5 Fun Things to do in Oslo in Winter

Looking for fun things to do in winter Oslo? See our list of suggested activities, such as ice skating and sledding.

Floating sauna in Oslo.
Winter swimming in Oslo fjord.
Feeling extra sporty? Take a swim in the freezing cold Oslo fjord. Here in Tjuvholmen. Photo: Oslolux.com.

The fact that it’s cold in Oslo in the winter comes hardly as a surprise to anyone. But exactly how cold, when and for how long it remains cold is always a surprise. There is plenty to do during the winter in Oslo – on those days that it’s tolerable, and also when the temperatures drop below your comfort zone. Here are our top pics outdoor activities.

Winter fun in Oslo – Outdoor activities

Floating sauna in Oslo.
The floating sauna, Skarven, is definitely worth a visit – even if it’s only for photos. Photo: Oslolux.com.

1. Sauna and swimming in the fjord

This is one of the most unique experiences in Oslo: a floating sauna. Opened in late 2018, the sauna ‘Skarven’ can be booked for a private sauna experience, or you can stop by during their drop-in hours, which are in the mornings from 7 to 9 (Monday, Tuesday, Thursday and Saturday) and evenings from 4 pm to 7 pm (Monday, Tuesday and Wednesday). The views from the sauna are breathtaking. If you’re feeling like going for the whole Nordic experience, make sure you also take a quick swim – the water is cold, but the sauna will warm you up in no time. For updated hours and news, check out Sørengas Badstue- & Helårsbadeanstalt on Facebook.

Sled run Korketrekkeren in Oslo.
Korketrekkeren sled run is fun for all ages. Photo: Visitoslo.

2. Korketrekkeren sled / toboggan run

Feel like feeding your inner speed monster? How about riding down a 2 km-long (1.2 miles) of bobsleigh track among the woods in Holmenkollen? Korketrekkeren was opened in 1951 and the go-to place for fun loving people of all ages. How to get there: Take the tube line Frognerseteren all the way to the final stop (Frognerseteren) and follow the track down.

There is a sled rental (using the track is free of charge) close to the start of the track. The good news is that after you’re done with your ride, you don’t have to climb up the hill: the track ends by Midtstuen tube station, where you can take the tube back up to Frognerseteren. Just make sure you have a valid ticket for the tube.

Regardless of the temperature, we recommend that you dress to stay warm as you’ll easily spend quite some time outside. Helmets are also highly recommended. As any outdoor activity, poor weather conditions (in this case, warm temperatures and little snow) can limit opening hours so we recommend you check before your arrival. The best way to check the track status for the day is the Instagram account for the Sled association.

Ice skating in Oslo
Spikersuppa ice skating during Christmas Market. Photo: Visitoslo.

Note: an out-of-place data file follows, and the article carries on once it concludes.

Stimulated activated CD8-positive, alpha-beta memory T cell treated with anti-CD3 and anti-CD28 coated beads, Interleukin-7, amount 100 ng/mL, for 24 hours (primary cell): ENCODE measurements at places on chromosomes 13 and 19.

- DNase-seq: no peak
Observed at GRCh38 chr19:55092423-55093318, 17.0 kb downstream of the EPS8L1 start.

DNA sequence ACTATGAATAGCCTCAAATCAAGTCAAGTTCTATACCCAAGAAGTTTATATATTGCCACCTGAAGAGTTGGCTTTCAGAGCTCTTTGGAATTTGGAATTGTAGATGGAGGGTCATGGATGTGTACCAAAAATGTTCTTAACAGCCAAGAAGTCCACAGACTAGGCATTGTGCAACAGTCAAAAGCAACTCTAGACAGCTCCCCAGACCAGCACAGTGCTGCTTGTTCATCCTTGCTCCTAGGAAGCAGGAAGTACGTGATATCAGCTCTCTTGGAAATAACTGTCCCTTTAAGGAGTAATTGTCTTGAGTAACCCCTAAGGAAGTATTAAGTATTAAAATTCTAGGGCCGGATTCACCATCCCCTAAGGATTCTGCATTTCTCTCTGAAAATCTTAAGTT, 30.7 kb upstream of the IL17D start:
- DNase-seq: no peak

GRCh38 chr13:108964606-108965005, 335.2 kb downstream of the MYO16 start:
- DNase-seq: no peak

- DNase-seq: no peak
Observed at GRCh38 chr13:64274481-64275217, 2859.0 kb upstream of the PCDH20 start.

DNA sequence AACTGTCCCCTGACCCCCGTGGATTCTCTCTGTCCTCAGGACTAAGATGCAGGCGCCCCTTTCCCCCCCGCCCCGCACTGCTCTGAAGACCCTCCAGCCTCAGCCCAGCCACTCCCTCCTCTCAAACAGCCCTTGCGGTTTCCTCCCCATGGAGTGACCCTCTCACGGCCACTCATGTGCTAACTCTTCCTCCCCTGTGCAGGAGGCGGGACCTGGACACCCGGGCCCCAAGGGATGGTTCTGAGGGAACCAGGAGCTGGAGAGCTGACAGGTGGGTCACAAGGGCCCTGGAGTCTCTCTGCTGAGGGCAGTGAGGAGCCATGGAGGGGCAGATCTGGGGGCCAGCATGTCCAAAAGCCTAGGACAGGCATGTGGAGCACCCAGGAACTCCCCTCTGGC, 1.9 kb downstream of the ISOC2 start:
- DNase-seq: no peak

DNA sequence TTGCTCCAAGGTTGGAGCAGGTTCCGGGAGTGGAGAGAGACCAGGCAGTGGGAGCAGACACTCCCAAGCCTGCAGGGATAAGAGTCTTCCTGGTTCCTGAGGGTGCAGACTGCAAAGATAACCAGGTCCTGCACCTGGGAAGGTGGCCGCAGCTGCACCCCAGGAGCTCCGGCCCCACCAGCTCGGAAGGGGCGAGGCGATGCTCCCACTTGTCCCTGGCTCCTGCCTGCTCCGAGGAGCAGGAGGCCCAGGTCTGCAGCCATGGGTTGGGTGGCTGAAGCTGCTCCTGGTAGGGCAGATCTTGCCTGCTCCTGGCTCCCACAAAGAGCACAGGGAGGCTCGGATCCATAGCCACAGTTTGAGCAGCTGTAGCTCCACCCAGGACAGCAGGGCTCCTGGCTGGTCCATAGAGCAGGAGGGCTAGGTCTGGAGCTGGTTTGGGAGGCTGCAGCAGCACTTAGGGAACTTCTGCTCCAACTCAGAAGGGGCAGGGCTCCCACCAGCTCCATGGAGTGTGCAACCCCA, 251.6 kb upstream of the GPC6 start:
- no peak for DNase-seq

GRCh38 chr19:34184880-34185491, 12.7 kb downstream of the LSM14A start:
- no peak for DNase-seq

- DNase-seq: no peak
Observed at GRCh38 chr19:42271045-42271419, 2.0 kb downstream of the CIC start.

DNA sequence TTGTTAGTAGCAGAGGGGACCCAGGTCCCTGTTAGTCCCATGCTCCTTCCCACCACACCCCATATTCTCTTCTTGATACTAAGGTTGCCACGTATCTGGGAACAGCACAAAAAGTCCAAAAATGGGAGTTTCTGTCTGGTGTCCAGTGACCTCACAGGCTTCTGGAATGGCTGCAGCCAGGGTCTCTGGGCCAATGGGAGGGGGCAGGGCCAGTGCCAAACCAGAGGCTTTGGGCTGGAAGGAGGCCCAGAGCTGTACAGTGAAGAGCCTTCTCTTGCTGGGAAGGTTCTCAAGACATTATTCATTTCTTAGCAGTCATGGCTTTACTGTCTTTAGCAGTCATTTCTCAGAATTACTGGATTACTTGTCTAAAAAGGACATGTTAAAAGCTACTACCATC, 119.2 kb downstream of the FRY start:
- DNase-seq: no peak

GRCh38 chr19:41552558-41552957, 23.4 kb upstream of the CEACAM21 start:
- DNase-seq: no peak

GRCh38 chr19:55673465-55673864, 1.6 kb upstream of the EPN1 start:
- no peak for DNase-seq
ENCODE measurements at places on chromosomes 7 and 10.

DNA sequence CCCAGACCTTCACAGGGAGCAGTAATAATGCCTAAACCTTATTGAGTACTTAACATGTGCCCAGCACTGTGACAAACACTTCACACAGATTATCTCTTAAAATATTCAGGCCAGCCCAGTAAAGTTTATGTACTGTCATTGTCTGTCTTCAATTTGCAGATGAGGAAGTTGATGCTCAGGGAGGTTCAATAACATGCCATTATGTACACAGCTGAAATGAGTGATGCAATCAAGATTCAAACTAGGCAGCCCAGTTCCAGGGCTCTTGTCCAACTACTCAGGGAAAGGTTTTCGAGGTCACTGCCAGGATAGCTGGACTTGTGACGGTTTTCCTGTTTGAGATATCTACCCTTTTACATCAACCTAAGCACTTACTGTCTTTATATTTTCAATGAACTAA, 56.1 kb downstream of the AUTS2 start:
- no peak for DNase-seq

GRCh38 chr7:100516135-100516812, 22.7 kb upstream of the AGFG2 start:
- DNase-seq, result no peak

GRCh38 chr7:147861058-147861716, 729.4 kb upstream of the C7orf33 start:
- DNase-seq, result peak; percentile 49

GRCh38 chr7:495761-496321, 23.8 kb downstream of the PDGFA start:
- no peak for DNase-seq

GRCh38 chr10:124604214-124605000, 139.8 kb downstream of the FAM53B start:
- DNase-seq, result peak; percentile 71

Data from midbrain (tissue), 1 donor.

3. Ice skating

Test your balance on ice skates at Spikersuppa or Frogner Stadium ice rinks. The Spikersuppa skating rink is located in the city center, in Karl Johans Gate. They offer skate and helmet rental, but using the rink itself is free of charge. The Spikersuppa skating rink is small, but very cosy and definitely ideally located if you’re into enjoying some ‘after skating’ in one of the numerous bars, restaurants or cafés downtown.

In case you prefer a more spacious rink, you might want to consider the Frogner Stadium skating rink, which is the size of a large hockey rink. There is a nominal entry fee as well as skate and helmet rental. The rink is located some 5 minutes walk from Majorstuen tube station, but can also be reached by tram (number 12, stop Frogner Stadium) from the city center.

The skating rinks are open throughout the winter until late February. We recommend you check the opening hours on the day you plan to skate, as rain and longer periods of warmer winter temperatures can have an impact on service.

4. Cross-country skiing, Alpine skiing and snowboarding in Oslo

If you happen to take the tube in Oslo during the winter, the chances are that you’ll see people dressed up in their cross-country gear, carrying a pair of (very expensive) skis. Oslo is unique in the sense that there are numerous skiing tracks you can reach by the tube. Oslo Vinterpark (winter park) offers alpine hills, a halfpipe and several cross-country tracks, as well as a wide range of skiing equipment for rent. You can rent skis, ski boots, poles, snowboards and helmets, however clothing is something you should bring (layers, layers, layers!).

Oslo winter park can be reached by the tube going to Frognerseteren: get off at Voksenkollen stop and follow the signs. There is often a shuttle between the stop and the Winter Park.

If you already have a pair of cross country skis, another popular area (without ski rental) is Sognsvann, and there is a tube line that goes all the way up there. If you’re a beginner, it’s good to know that in case there are more than one set of tracks, you should keep to the right. Walking on any ski tracks is a definite no-no.

Learn more about skiing in Oslo Winterpark.

5. Sightseeing cruise on the Oslo fjord

View the Oslo city and surroundings from a different perspective by taking a fjord cruise on the futuristic ferry Vision of the Fjords. The award-winning boat is an attraction itself, as it was awarded ‘Ship of the Year’ in 2016.

The cruise takes 1-2 hours and departs from Langkaia, which is just by the Opera house, so you can combine the cruise with a visit to the iconic building. There is a café on the ferry. You can also enjoy the views and the fresh fjord air from the deck. Learn more about cruises in Oslo fjord.

Hot tip: If you feel like planning a day filled with winter activities, why not start with ice skating, followed by a cruise along the fjord and then, warming up in the floating sauna?


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